There’s a point in the film where Caleb is entering code on Nathan’s workstation. And unlike code you’d find in other films, this one actually serves a useful purpose as mentioned in my earlier post.

If you’d like to play with the code in Google’s own Code Playground, you can copy & paste this snippet adapted to work with google’s webapp API:

import webapp2
def sieve(n):
x = [1] * n
x[1] = 0
for i in range(2,n/2):
j = 2 * i
while j < n:
x[j]=0
j = j+i
return x
def prime(n,x):
i = 1
j = 1
while j <= n:
if x[i] == 1:
j = j + 1
i = i + 1
return i - 1
def DeusEx():
x=sieve(10000)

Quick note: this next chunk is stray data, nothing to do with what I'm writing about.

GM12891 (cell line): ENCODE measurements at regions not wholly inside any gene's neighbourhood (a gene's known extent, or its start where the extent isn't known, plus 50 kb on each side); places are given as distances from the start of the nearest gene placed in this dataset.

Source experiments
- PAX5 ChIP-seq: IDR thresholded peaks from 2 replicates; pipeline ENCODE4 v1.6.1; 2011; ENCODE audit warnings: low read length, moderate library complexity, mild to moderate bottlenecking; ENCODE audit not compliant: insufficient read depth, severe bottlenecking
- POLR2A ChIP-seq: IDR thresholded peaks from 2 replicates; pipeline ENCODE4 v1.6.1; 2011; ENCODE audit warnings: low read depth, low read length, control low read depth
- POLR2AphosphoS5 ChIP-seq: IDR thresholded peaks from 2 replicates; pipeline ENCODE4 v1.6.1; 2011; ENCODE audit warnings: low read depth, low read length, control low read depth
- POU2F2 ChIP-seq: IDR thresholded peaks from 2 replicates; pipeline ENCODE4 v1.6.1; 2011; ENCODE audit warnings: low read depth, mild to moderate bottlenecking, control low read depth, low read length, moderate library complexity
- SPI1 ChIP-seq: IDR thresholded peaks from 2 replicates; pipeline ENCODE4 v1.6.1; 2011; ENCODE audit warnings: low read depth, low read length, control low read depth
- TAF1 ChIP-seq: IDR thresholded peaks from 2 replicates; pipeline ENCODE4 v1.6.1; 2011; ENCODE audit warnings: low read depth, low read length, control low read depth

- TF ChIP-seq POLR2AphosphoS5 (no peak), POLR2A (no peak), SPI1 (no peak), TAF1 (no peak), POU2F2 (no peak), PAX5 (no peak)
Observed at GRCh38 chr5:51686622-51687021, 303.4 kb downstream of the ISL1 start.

code = [1206,301,384,5]
key =[1,1,2,2,]
out = "".join(chr(i) for i in [73,83,66,78,32,61,32])
for i in range (0,4):
out += str(prime(code[i],x)-key[i])
return out
# WebApp
class MainHandler(webapp2.RequestHandler):
def get(self): # pylint:disable-msg=invalid-name
"""Handle GET requests."""
self.response.write(DeusEx())
APP = webapp2.WSGIApplication([
('/.*', MainHandler),
], debug=True)

In case you were wondering, the ISBN number is generated by concatenating the 1206th, 301th, 384th, and 5th prime number, where each pair is subtracted by an N starting with 1, 2, and so on:

The 1,206th prime is 9,781. -1

The 301st prime is 1,993. -1

The 384th prime is 2,657. -2

The 5th prime is 11. -2

= 9780 1992 2655 9

73,83,66,78,32,61,32 are the ascii characters for “ISBN = ”

Of course, the name of the function “sieve” is a reference to a method of reducing number of prime candidates as described on this wiki http://en.wikipedia.org/wiki/Sieve_of_Eratosthenes

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